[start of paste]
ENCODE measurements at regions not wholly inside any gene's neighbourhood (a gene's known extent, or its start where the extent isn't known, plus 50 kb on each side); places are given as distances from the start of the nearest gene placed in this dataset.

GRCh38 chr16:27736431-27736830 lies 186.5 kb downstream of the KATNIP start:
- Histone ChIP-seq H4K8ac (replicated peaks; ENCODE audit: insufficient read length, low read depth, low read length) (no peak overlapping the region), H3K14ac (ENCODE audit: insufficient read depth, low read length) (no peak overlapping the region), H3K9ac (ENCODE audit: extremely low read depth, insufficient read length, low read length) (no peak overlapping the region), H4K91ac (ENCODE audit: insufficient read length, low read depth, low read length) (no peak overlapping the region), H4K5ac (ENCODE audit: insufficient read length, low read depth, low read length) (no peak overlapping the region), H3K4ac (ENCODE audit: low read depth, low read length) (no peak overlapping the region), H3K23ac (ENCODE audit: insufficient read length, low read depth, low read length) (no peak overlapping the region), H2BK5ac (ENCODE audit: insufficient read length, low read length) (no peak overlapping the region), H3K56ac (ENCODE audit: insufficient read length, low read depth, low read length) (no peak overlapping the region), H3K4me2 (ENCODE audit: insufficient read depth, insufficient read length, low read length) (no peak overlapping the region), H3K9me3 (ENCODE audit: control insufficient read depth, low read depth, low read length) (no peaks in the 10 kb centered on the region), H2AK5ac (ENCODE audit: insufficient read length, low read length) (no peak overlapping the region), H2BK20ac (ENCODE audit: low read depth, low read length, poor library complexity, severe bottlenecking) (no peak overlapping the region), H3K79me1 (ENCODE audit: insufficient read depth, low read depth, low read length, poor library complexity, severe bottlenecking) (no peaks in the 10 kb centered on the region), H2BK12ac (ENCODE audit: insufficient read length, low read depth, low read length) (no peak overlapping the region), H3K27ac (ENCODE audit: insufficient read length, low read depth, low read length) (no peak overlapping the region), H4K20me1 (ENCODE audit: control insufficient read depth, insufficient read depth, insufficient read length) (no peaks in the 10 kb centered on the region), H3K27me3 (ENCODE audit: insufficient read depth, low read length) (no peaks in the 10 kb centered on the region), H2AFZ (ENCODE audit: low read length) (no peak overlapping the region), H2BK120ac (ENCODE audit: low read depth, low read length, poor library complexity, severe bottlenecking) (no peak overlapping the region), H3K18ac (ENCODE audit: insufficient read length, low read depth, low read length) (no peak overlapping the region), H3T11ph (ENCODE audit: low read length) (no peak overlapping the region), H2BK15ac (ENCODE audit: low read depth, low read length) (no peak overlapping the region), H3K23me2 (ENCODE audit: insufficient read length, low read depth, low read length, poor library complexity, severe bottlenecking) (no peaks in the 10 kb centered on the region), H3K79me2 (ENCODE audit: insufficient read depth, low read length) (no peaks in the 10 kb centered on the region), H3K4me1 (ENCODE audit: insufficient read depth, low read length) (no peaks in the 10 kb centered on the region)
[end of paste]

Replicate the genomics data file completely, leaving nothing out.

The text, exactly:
ENCODE measurements at regions not wholly inside any gene's neighbourhood (a gene's known extent, or its start where the extent isn't known, plus 50 kb on each side); places are given as distances from the start of the nearest gene placed in this dataset.

GRCh38 chr16:27736431-27736830 lies 186.5 kb downstream of the KATNIP start:
- Histone ChIP-seq H4K8ac (replicated peaks; ENCODE audit: insufficient read length, low read depth, low read length) (no peak overlapping the region), H3K14ac (ENCODE audit: insufficient read depth, low read length) (no peak overlapping the region), H3K9ac (ENCODE audit: extremely low read depth, insufficient read length, low read length) (no peak overlapping the region), H4K91ac (ENCODE audit: insufficient read length, low read depth, low read length) (no peak overlapping the region), H4K5ac (ENCODE audit: insufficient read length, low read depth, low read length) (no peak overlapping the region), H3K4ac (ENCODE audit: low read depth, low read length) (no peak overlapping the region), H3K23ac (ENCODE audit: insufficient read length, low read depth, low read length) (no peak overlapping the region), H2BK5ac (ENCODE audit: insufficient read length, low read length) (no peak overlapping the region), H3K56ac (ENCODE audit: insufficient read length, low read depth, low read length) (no peak overlapping the region), H3K4me2 (ENCODE audit: insufficient read depth, insufficient read length, low read length) (no peak overlapping the region), H3K9me3 (ENCODE audit: control insufficient read depth, low read depth, low read length) (no peaks in the 10 kb centered on the region), H2AK5ac (ENCODE audit: insufficient read length, low read length) (no peak overlapping the region), H2BK20ac (ENCODE audit: low read depth, low read length, poor library complexity, severe bottlenecking) (no peak overlapping the region), H3K79me1 (ENCODE audit: insufficient read depth, low read depth, low read length, poor library complexity, severe bottlenecking) (no peaks in the 10 kb centered on the region), H2BK12ac (ENCODE audit: insufficient read length, low read depth, low read length) (no peak overlapping the region), H3K27ac (ENCODE audit: insufficient read length, low read depth, low read length) (no peak overlapping the region), H4K20me1 (ENCODE audit: control insufficient read depth, insufficient read depth, insufficient read length) (no peaks in the 10 kb centered on the region), H3K27me3 (ENCODE audit: insufficient read depth, low read length) (no peaks in the 10 kb centered on the region), H2AFZ (ENCODE audit: low read length) (no peak overlapping the region), H2BK120ac (ENCODE audit: low read depth, low read length, poor library complexity, severe bottlenecking) (no peak overlapping the region), H3K18ac (ENCODE audit: insufficient read length, low read depth, low read length) (no peak overlapping the region), H3T11ph (ENCODE audit: low read length) (no peak overlapping the region), H2BK15ac (ENCODE audit: low read depth, low read length) (no peak overlapping the region), H3K23me2 (ENCODE audit: insufficient read length, low read depth, low read length, poor library complexity, severe bottlenecking) (no peaks in the 10 kb centered on the region), H3K79me2 (ENCODE audit: insufficient read depth, low read length) (no peaks in the 10 kb centered on the region), H3K4me1 (ENCODE audit: insufficient read depth, low read length) (no peaks in the 10 kb centered on the region)